If the monitoring is done at optical wavelengths, the size estimates can be pretty bad, because the albedo is unconstrained and just assumed to be a constant. So you could just dismiss an NEO as not being catastrophic because you think it's smaller than it really is.

Monitoring at infrared wavelengths, say with the WISE and Spitzer missions, provides better information about the size. And it can discover dark asteroids that would be missed at optical wavelengths, as mentioned above. However, infrared observations are tough to do from the ground, so you have to go to space. This is expensive, and the missions are short-lived because of the need for coolant. Also, not all infrared missions are full-sky (e.g. Spitzer). In this example, both the Spitzer and WISE missions are over.

No matter how you do the initial discovery of an NEO, you can "lose" it if you don't continue monitoring. People write telescope proposals to continue montoring e.g. WISE-discovered NEOs, but time allocation committees ultimately have to decide if it is the most compelling science. If the wrong person writes a poor proposal, a catastrophe might result!
posted by pizzazz at 4:59 PM on February 6, 2013 [1 favorite]

The B612 Foundation is the place to go for this info. from their site "The B612 Foundation is a 501(c)3 non-profit charitable organization started by a group of notable scientists, including two former NASA astronauts. Our vision is to harness the power of science and technology to protect the future of our planet, while extending our reach into the solar system." "Our solar system is a busy place. Ninety-nine percent of Near-Earth Asteroids larger than 40 meters have not been mapped and therefore we do not know if a collision with Earth is imminent."
posted by anon4now at 5:49 PM on February 6, 2013 [1 favorite]

Another mission that doesn't exist yet is JPL's NEOCAM. It will also focus on the smaller but still dangerous NEOs.
posted by pizzazz at 7:08 PM on February 6, 2013 [1 favorite]

Best answer: If something was going fast enough, say a notable fraction of the speed of light, (Hundreds of times faster than known bodies orbiting the sun) we wouldn't notice it until it was close to hitting us, timewise. An asteroid going 0.1c would take 13 seconds to travel from the orbit of the moon to the earth.

The chance would be very rare. It would be something from outside the solar system, created by a violent star event (like going nova) moving so fast that Earth's (or even the Sun's) gravity have a chance to trap it and draw it into a collision. Essentially some fragment of a planet traveling hundreds of light years, to bullseye Earth. As far as I know we've never spotted anything like it. Of course, that's kind of the point.
posted by Ookseer at 8:20 PM on February 6, 2013

Best answer: Bill Bryson (and his scientist) are right: a destructive meteor could fall from the heavens at any moment, and the first thing anyone would notice would be the enormous crash of it hitting the ground. Maybe it's happening right now. Look out your window!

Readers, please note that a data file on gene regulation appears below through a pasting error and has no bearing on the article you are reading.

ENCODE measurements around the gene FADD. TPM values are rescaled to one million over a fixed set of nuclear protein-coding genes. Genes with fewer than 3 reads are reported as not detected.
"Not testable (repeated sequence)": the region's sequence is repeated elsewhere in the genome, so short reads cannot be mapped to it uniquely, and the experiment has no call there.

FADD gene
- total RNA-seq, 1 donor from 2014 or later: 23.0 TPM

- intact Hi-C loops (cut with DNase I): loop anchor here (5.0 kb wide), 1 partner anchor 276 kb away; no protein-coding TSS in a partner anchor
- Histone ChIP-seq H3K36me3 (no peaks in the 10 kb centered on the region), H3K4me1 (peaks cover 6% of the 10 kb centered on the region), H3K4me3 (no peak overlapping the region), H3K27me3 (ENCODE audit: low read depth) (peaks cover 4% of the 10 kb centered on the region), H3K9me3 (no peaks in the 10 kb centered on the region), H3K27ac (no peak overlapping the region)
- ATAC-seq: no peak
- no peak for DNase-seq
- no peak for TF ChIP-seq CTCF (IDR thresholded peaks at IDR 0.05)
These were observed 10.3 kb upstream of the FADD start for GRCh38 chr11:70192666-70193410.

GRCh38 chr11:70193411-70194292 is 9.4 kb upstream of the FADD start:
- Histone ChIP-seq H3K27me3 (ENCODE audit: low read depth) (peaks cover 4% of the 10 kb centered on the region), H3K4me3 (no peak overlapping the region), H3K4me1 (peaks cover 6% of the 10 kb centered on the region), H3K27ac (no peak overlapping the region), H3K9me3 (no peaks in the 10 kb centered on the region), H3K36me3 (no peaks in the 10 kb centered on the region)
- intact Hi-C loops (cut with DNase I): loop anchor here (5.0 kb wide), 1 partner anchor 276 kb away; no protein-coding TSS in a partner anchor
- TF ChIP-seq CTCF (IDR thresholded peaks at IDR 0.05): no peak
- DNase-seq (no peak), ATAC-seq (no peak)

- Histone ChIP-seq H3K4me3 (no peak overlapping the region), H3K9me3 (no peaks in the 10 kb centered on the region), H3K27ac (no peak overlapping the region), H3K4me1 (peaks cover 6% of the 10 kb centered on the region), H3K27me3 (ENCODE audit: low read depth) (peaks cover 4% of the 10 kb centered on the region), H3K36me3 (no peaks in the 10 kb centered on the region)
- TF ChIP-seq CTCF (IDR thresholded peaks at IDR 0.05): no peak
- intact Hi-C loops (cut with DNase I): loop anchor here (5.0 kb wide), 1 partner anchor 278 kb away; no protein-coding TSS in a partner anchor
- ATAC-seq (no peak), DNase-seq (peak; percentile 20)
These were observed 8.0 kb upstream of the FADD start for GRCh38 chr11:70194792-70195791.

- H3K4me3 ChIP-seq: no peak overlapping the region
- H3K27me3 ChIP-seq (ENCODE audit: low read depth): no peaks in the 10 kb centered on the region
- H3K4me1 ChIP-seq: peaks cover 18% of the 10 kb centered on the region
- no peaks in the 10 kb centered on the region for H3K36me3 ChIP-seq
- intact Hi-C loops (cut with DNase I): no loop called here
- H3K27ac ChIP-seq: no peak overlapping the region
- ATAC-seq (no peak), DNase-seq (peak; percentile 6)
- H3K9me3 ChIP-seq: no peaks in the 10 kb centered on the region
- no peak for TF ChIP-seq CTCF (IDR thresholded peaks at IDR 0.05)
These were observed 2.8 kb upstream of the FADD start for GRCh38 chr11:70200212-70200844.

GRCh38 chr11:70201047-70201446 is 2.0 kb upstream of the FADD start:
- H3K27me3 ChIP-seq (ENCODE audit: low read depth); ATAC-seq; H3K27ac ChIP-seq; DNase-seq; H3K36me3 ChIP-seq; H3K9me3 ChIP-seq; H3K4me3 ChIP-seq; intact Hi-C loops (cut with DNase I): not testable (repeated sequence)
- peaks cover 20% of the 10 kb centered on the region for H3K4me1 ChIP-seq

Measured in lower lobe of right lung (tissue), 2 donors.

Incidentally, I personally find this kind of poetic. In spite of the amazing state of modern technology, communications, transportation, etc, we're still vulnerable to the most brutish of disasters: at any moment a heavy thing could fall from a high place and destroy a city.

The basic problems are the following: 1) the sky is very big 2) potentially destructive objects can be very small 3) potentially destructive objects don't spend much time close to the Earth and are hence likely to be very dim.

I often get questions from the public like "I was driving the other night and saw a strange flash in the sky. It was sort of in the south east, between 11 pm and midnight. What was it?" People seem to imagine that astronomers are continuously monitoring the whole sky and there's some sort of "mission control" room where every blip in the sky is recorded. Then "mission control" sends out daily announcements "here's what happened in the sky last night." This is... not the case.

Getting back to the basic problems above: asteroids don't emit light themselves, only reflect light from the sun, and they're small and far from both the sun and the Earth, so the total amount of light that reaches the Earth is very small. Therefore to look for them, you want to use a big telescope, with a big primary mirror to collect a lot of light, so that you can actually detect them with a reasonably short exposure.

The problem with using a big telescope is that you have to take all that light and focus it down to a small area so that it falls onto a detector. That means high magnification which means small field of view. If you could build as big a detector as you wanted, this wouldn't be such a problem. However, today, the combination of detector pixel size, overall detector size, and the optical design of a telescope to take light from a big mirror and make it fall on the detector place a limit on how large your field of view can be.

To put this in perspective, typical fields of view are a few arcminutes (60 arcminutes = 1 degree) on a side. The Advanced Camera for Surveys on the Hubble Space Telescope had a field of view of 3 am x 3 am, which means you need 16 million exposures to tile the entire sky. The most prominent wide field camera is probably the MegaCam on the Canada France Hawaii Telescope, which has a field of view of 1 degree x 1 degree. That still means 40,000 exposures to tile the sky. Multiply those numbers by two or three since it's standard to take several exposures of the same patch of sky to remove the effect of cosmic rays that hit the camera during the exposure. With MegaCam, if you want to cover the whole sky once per year, you can only tolerate exposures of about a minute, and that's assuming the telescope does nothing else. It's just a lot of telescope time to monitor the whole sky, and both of those telescopes have many other scientific priorities.